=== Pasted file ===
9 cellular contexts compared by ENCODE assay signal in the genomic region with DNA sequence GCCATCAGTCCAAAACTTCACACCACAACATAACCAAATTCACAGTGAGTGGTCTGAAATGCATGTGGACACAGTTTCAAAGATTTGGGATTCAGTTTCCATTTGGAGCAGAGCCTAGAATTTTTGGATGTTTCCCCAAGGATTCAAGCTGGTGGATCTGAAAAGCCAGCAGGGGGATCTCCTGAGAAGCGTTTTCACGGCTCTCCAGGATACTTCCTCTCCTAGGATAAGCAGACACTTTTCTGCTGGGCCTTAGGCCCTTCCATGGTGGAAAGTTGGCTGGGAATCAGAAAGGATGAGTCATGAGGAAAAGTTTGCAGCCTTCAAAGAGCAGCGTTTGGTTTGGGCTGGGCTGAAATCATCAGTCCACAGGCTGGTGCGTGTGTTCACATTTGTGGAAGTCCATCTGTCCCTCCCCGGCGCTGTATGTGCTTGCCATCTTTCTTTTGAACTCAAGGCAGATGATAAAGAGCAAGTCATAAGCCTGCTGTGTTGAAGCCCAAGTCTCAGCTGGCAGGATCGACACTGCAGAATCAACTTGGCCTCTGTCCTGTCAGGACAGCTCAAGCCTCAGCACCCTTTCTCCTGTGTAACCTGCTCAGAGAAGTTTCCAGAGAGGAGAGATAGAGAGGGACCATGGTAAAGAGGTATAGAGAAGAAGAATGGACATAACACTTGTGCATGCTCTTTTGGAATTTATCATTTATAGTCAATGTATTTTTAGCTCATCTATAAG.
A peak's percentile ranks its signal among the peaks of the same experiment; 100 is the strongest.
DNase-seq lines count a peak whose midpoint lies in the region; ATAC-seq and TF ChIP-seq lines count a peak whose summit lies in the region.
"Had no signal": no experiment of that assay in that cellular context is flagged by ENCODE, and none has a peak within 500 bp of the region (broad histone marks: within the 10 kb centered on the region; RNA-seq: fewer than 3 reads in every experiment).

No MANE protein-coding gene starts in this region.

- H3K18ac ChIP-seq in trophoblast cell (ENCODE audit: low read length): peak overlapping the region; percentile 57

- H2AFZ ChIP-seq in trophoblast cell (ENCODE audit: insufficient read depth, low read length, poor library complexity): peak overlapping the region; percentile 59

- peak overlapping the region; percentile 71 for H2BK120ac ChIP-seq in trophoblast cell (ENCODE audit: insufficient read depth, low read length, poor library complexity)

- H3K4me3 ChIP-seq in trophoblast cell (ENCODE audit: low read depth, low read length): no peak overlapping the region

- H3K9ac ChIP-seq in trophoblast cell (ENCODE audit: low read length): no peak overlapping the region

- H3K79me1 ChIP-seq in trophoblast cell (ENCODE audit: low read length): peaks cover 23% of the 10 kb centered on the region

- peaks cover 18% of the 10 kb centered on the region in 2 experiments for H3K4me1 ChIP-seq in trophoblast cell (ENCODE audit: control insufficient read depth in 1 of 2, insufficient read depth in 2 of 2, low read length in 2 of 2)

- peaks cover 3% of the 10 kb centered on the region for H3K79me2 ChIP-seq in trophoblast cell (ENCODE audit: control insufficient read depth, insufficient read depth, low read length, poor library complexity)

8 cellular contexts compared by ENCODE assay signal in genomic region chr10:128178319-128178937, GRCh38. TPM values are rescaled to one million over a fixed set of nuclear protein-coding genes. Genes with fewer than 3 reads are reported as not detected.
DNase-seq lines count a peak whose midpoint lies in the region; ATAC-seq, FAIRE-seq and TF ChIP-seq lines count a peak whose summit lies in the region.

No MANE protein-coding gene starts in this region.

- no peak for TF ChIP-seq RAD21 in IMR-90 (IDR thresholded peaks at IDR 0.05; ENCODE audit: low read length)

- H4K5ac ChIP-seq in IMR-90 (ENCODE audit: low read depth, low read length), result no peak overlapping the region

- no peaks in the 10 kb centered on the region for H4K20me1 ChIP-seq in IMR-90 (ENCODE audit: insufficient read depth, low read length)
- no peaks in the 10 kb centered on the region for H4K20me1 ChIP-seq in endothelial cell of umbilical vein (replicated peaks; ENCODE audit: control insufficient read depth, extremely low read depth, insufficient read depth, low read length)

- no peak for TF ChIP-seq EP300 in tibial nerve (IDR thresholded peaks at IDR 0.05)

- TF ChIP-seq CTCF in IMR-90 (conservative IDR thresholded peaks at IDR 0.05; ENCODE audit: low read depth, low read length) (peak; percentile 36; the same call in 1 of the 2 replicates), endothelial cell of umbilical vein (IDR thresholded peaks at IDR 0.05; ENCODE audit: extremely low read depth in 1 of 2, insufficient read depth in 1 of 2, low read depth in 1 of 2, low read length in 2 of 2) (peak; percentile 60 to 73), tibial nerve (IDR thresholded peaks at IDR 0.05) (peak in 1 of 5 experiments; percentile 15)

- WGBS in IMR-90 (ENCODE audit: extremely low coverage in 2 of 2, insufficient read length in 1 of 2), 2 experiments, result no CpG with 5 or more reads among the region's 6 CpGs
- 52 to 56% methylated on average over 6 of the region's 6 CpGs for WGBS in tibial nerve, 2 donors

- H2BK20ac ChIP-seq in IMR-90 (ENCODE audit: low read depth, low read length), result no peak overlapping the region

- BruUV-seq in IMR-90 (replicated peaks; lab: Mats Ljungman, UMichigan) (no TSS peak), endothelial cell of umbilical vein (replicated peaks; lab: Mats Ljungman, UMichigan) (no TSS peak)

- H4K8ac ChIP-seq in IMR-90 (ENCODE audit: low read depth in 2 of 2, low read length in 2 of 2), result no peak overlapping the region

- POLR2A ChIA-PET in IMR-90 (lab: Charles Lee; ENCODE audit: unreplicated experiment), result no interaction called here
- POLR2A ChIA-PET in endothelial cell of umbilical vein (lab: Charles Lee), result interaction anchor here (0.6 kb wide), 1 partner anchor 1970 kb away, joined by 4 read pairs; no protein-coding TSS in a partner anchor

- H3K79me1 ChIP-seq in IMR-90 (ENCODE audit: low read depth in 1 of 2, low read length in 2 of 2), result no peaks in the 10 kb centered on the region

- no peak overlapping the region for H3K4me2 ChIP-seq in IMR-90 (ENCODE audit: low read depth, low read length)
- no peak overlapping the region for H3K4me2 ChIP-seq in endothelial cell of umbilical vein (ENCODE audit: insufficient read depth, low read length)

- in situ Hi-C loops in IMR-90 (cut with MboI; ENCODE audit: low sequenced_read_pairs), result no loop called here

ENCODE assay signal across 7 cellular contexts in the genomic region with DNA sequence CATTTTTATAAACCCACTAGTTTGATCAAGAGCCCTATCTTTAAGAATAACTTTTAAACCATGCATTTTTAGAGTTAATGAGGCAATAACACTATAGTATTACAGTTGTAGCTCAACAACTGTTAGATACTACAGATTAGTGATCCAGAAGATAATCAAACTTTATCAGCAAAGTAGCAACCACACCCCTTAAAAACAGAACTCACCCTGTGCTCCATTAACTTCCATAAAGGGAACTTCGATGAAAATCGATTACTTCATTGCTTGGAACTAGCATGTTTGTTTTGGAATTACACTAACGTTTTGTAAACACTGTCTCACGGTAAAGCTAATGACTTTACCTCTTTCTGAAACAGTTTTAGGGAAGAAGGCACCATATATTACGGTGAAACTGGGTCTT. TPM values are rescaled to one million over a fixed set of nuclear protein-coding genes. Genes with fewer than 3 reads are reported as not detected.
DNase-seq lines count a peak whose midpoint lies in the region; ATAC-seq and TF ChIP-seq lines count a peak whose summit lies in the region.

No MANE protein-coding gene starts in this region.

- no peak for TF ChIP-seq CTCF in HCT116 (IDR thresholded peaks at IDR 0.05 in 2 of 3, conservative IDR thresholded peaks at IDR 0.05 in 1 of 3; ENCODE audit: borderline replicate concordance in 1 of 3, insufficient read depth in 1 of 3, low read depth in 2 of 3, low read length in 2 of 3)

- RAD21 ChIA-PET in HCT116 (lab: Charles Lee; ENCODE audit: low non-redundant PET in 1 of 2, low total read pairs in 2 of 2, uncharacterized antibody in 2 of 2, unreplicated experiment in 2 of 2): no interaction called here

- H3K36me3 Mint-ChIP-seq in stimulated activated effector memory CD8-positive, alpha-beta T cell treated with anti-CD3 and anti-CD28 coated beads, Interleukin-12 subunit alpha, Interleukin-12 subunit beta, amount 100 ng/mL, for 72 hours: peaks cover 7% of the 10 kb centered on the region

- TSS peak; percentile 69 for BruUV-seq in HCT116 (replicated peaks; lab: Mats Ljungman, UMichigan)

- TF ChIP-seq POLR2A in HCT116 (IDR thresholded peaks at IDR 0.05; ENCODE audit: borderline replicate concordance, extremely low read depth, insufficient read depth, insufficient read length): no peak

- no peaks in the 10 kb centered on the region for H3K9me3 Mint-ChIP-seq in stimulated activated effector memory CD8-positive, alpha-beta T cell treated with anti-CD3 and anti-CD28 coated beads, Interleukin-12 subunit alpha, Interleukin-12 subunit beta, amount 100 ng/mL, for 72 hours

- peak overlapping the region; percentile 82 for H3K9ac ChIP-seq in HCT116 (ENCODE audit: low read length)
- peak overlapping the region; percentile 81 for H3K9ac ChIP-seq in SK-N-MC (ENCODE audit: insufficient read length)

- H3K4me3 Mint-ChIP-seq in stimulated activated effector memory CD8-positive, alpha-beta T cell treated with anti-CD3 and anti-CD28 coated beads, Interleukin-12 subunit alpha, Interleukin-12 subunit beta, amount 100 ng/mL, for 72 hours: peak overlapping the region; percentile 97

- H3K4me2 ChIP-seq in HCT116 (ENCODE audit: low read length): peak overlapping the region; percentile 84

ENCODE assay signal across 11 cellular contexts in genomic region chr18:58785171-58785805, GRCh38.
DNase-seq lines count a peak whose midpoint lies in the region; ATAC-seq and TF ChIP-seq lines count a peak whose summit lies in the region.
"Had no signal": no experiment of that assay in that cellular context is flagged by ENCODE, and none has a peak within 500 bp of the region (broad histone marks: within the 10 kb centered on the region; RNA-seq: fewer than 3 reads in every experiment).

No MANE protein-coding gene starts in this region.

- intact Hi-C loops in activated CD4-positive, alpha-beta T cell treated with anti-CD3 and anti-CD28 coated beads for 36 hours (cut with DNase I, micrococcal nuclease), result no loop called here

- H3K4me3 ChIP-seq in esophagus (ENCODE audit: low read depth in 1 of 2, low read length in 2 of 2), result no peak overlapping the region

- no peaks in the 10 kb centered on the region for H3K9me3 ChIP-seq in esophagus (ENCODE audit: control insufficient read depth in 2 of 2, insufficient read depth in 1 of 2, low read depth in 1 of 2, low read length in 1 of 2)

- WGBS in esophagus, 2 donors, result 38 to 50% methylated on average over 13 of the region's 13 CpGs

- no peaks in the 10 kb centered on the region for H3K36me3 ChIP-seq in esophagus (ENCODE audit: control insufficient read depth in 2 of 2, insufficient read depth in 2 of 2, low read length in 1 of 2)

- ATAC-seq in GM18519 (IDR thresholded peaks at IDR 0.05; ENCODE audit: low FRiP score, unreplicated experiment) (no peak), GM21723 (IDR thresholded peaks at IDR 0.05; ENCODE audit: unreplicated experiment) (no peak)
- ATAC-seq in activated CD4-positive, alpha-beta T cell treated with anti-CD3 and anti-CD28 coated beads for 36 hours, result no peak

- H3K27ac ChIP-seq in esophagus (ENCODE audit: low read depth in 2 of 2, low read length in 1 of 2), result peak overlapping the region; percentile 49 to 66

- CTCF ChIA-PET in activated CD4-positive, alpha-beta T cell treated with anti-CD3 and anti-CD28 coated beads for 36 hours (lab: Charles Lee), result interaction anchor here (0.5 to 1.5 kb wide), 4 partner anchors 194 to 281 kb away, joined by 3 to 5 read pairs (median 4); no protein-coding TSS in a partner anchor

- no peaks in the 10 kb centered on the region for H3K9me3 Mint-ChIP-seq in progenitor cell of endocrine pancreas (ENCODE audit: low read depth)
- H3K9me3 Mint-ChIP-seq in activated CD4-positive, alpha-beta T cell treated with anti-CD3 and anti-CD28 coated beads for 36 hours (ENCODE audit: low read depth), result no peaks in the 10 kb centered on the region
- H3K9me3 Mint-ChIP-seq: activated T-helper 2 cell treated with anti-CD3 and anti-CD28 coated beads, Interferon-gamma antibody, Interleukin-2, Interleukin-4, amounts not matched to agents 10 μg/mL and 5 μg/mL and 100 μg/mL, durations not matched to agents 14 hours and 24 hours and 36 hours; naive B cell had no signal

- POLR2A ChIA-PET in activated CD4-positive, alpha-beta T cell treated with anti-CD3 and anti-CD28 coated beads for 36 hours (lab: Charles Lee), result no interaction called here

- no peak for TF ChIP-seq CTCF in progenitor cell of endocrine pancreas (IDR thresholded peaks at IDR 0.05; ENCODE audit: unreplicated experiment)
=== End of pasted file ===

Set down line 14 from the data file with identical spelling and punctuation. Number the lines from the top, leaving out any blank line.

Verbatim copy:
8 cellular contexts compared by ENCODE assay signal in genomic region chr10:128178319-128178937, GRCh38. TPM values are rescaled to one million over a fixed set of nuclear protein-coding genes. Genes with fewer than 3 reads are reported as not detected.